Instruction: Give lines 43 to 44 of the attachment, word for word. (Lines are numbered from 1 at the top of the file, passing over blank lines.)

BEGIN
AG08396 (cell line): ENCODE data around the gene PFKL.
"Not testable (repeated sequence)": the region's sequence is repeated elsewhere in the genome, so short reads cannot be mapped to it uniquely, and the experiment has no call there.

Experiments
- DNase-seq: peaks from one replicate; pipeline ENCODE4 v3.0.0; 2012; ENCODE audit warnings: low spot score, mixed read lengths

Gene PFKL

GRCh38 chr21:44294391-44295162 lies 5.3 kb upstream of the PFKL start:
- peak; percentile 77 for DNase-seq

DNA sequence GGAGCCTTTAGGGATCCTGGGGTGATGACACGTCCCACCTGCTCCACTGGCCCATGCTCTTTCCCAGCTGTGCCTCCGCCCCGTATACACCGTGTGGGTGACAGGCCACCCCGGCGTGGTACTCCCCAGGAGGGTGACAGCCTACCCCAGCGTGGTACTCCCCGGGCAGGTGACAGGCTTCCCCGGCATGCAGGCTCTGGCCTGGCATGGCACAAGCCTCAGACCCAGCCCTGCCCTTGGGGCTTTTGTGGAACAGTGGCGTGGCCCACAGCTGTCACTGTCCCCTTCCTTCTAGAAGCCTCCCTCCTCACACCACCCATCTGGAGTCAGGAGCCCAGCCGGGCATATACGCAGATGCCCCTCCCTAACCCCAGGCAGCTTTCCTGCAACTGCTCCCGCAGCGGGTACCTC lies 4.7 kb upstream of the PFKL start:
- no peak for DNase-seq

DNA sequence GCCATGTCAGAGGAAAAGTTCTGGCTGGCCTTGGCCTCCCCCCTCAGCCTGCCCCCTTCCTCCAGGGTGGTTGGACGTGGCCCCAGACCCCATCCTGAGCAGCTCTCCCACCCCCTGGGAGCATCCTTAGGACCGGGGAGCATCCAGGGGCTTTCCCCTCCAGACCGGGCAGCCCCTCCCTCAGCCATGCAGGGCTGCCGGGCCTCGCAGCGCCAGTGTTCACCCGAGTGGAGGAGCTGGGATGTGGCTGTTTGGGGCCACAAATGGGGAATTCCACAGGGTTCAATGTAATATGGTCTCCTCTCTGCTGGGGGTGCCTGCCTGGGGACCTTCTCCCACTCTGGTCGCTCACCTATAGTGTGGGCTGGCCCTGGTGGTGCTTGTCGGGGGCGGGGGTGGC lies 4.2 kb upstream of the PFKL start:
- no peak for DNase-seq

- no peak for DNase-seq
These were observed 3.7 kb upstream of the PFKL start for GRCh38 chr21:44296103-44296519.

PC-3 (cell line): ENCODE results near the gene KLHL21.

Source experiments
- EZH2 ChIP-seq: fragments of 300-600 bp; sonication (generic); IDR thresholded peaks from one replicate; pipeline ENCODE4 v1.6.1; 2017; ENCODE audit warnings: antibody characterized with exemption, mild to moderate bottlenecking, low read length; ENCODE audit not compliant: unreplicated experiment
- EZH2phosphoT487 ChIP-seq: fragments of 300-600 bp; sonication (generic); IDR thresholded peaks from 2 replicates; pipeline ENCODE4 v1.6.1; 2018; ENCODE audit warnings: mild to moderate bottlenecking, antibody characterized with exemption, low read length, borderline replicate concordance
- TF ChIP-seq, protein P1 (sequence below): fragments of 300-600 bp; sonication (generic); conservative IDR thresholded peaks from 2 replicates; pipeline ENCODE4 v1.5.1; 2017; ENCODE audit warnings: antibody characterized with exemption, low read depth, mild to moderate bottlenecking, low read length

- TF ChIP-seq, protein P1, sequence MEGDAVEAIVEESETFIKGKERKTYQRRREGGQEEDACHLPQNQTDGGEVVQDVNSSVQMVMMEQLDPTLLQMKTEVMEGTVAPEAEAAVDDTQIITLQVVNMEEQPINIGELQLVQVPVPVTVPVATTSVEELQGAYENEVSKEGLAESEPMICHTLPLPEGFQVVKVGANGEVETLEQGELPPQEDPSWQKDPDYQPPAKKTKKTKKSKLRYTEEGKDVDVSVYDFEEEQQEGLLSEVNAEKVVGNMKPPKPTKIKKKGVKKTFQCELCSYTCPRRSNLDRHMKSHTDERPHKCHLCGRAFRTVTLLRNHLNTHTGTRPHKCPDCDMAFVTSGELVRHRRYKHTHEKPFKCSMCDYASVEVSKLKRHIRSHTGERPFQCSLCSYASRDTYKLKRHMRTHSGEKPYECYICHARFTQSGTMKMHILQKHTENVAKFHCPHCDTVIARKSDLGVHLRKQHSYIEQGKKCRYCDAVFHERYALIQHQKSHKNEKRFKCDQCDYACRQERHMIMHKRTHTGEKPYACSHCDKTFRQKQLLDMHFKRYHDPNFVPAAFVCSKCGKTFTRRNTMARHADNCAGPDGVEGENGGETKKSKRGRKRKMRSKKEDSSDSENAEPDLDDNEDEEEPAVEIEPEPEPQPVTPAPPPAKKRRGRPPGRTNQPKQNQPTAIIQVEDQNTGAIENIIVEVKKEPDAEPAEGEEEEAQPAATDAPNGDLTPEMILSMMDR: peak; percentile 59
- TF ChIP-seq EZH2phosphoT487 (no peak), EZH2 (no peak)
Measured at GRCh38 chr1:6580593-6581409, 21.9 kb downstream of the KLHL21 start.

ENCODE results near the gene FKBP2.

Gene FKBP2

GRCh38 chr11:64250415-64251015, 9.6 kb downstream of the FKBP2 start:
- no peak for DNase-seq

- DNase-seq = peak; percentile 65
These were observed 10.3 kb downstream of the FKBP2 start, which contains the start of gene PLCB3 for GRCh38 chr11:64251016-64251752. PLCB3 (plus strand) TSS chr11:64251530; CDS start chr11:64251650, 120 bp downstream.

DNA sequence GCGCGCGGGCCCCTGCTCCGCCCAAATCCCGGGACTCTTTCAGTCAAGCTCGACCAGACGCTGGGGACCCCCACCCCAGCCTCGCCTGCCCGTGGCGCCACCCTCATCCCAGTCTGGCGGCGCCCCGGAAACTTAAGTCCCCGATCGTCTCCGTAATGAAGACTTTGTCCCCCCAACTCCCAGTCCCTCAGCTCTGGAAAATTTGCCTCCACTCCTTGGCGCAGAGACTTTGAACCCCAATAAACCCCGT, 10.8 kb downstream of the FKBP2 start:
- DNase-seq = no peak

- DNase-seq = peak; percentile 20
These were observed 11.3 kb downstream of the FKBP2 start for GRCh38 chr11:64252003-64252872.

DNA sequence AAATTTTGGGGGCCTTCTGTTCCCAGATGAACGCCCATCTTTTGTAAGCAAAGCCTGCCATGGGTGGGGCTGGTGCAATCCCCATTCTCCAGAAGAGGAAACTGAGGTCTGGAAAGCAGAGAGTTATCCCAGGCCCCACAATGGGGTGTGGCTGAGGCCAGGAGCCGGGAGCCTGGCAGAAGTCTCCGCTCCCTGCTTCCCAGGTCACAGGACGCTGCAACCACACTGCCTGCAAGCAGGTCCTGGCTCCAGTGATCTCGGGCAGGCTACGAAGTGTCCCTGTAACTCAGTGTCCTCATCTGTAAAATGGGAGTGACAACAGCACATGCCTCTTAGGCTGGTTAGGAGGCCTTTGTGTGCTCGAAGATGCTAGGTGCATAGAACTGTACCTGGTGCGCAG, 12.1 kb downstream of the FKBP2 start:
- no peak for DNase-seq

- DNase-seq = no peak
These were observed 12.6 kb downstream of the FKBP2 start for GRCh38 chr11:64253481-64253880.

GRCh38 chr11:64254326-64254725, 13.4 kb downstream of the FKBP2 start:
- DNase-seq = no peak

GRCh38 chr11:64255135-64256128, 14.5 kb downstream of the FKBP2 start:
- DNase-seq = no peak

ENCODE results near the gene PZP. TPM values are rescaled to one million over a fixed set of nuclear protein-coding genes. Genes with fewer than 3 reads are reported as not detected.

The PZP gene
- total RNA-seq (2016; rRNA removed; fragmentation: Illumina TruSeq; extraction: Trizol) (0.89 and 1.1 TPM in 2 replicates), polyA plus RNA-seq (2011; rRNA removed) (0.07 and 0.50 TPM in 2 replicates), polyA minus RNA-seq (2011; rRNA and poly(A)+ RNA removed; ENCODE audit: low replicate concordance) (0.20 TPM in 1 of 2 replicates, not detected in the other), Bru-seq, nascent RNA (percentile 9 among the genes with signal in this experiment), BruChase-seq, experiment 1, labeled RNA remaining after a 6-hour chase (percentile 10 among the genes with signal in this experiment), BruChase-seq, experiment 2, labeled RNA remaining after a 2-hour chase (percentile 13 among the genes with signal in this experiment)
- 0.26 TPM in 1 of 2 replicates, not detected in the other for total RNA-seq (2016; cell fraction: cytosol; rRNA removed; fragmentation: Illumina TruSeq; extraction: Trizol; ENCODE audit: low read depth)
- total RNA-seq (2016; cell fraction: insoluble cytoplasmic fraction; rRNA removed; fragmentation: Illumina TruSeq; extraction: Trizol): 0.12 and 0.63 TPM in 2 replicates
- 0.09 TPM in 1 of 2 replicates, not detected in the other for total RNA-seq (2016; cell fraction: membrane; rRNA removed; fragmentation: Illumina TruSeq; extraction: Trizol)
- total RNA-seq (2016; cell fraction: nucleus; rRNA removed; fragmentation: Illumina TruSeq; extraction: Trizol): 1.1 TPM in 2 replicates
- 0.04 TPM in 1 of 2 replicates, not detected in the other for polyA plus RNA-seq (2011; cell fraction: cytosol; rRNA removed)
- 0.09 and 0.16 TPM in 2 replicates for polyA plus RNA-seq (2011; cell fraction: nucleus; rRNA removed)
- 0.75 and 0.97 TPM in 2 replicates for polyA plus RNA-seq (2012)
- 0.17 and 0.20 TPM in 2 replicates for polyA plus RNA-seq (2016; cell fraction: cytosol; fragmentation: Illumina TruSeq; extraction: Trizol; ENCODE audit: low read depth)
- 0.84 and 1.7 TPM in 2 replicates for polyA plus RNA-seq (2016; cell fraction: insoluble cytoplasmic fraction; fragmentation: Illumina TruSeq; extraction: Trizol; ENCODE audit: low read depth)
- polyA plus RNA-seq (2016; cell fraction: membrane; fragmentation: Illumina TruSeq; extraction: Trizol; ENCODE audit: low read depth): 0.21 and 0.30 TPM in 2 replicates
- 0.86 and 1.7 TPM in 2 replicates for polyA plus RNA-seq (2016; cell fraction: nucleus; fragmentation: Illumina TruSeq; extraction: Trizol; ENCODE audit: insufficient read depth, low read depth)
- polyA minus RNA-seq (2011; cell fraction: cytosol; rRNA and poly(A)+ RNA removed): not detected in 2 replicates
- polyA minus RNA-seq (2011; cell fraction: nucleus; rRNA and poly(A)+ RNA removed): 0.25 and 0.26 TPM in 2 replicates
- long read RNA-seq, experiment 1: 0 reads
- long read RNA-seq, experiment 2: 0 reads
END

- 0.26 TPM in 1 of 2 replicates, not detected in the other for total RNA-seq (2016; cell fraction: cytosol; rRNA removed; fragmentation: Illumina TruSeq; extraction: Trizol; ENCODE audit: low read depth)
- total RNA-seq (2016; cell fraction: insoluble cytoplasmic fraction; rRNA removed; fragmentation: Illumina TruSeq; extraction: Trizol): 0.12 and 0.63 TPM in 2 replicates